Questioned as to whether any announcements about the biological passport would be made at tomorrow's press conference in Paris, the International Cycling Union (UCI) has remained tight-lipped.
"We will talk about our collaboration with the AFLD [French anti-doping agency ] for the Tour de France," UCI President Pat McQuaid told Cyclingnews. The Irishman refused to comment as to whether or not results from the biological passport would be disclosed.
What is certain to be discussed is the anti-doping programme for the Tour, as it is the official purpose of the conference. Last year, the French anti-doping agency AFLD was responsible for testing and caught several riders, including stage winners Riccardo Riccò and Stefan Schumacher, plus the mountains classification victor and third-placed finisher Bernhard Kohl.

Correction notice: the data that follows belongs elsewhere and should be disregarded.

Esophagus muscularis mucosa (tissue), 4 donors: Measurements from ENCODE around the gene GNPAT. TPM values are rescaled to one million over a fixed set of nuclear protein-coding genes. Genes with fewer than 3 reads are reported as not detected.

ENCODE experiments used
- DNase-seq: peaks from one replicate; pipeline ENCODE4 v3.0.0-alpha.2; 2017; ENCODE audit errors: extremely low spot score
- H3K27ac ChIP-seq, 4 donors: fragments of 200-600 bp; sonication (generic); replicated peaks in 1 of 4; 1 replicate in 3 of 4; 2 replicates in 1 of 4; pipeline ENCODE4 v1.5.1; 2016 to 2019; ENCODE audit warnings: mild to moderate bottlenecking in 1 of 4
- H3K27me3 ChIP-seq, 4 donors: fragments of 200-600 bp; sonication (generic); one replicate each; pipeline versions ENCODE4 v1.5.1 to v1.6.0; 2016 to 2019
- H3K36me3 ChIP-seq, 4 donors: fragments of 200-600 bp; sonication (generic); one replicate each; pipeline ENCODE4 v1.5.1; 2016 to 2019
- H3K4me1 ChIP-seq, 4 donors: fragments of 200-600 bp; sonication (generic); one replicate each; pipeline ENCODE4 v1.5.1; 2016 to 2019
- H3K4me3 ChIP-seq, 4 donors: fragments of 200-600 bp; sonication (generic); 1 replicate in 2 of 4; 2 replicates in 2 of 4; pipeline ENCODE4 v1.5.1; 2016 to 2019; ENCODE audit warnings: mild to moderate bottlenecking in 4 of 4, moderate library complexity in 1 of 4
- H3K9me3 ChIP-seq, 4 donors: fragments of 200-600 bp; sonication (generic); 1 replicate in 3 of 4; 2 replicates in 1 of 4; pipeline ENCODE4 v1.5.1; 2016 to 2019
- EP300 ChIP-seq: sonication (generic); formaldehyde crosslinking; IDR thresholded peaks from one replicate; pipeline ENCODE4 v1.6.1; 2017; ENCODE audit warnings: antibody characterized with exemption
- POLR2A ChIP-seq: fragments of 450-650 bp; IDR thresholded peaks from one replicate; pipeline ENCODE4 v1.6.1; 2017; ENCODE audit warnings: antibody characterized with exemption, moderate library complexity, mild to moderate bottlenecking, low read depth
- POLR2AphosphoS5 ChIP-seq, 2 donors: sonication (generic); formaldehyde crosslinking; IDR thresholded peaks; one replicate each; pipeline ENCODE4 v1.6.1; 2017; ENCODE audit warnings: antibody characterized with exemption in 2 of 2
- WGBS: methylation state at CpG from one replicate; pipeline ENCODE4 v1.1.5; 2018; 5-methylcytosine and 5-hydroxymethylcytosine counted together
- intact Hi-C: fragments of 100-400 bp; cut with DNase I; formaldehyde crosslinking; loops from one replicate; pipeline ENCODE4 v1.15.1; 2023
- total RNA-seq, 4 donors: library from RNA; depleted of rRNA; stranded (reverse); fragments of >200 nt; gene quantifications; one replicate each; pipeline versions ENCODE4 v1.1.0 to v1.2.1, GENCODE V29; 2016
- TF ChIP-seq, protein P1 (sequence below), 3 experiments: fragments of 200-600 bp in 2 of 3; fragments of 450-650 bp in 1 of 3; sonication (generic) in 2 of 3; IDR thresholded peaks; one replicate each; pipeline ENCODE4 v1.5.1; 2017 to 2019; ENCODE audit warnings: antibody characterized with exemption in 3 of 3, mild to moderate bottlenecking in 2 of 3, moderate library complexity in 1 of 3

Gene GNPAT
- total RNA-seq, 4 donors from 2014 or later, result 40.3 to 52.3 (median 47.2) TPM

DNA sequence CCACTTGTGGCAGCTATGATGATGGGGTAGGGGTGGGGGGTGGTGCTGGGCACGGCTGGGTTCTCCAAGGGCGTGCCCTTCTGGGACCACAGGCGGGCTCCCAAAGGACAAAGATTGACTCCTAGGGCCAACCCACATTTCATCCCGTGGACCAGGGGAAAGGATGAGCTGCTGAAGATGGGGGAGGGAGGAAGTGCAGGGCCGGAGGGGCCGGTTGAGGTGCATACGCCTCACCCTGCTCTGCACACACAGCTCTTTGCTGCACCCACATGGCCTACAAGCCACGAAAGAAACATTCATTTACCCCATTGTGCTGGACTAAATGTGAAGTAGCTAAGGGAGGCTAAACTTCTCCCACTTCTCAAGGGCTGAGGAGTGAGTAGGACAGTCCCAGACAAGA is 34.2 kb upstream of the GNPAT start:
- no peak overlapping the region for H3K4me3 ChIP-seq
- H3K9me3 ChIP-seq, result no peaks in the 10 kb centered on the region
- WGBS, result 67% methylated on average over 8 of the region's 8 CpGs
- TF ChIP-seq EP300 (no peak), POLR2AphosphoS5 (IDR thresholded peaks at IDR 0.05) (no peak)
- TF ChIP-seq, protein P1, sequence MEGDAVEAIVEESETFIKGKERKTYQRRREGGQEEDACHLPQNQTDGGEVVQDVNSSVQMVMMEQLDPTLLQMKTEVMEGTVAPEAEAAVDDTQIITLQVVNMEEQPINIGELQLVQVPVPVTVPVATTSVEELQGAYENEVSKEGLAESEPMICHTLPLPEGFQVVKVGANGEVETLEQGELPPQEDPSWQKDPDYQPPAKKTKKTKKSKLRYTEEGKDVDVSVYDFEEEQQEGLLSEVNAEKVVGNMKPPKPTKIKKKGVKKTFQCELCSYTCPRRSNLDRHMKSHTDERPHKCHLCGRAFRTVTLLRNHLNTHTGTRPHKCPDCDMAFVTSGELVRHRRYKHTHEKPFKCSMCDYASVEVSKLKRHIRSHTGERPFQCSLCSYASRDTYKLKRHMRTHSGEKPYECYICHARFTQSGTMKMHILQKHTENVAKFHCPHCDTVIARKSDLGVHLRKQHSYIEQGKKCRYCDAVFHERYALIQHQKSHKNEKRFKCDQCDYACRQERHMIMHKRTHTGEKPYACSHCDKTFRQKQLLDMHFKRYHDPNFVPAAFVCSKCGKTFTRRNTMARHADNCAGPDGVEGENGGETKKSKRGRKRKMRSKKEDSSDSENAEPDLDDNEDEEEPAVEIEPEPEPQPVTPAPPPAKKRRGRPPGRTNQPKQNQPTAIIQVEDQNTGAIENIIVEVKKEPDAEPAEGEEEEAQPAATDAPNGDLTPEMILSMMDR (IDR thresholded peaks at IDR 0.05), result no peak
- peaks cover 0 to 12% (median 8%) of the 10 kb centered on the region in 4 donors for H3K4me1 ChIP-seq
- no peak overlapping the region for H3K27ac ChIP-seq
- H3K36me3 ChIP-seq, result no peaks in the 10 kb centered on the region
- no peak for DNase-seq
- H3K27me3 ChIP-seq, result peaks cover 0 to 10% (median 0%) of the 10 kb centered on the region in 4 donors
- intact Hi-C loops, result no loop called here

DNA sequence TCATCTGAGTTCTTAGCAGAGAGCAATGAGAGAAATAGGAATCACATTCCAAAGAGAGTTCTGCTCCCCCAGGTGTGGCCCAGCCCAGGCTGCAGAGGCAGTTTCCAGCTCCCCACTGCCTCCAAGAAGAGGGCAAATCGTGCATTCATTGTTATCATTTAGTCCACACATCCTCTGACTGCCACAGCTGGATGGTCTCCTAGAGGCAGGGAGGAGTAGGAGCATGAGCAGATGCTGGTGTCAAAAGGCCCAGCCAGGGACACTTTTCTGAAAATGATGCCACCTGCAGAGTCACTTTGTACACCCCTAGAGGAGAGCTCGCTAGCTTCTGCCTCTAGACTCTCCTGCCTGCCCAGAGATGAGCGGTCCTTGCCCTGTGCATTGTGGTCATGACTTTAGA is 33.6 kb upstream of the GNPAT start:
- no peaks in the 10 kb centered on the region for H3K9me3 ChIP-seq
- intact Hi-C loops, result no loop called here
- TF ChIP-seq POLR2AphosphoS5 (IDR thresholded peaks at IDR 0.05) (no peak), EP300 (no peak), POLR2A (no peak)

The two bodies announced in March that they would work together for this year's Tour. "The AFLD did an excellent job in those controls," stated McQuaid at the time. "Some riders tested positive and that's a success. It's important that the cheats get caught."
Whether or not the biological passport is on the schedule, it's likely to be brought up by the media following Kohl's comments to L'Equipe.
The cycling union announced the passport programme in late 2007 and test results began to be analysed shortly after that point. There has been a considerable wait for results, something that is attributed to the necessity to have watertight cases as it is the first time such an anti-doping protocol has been used by a sporting governing body.
Rather than pinpointing one positive result, as has been the case with previous anti-doping tests, the biological passport seeks to build a profile from which suspicious deviations can be made apparent.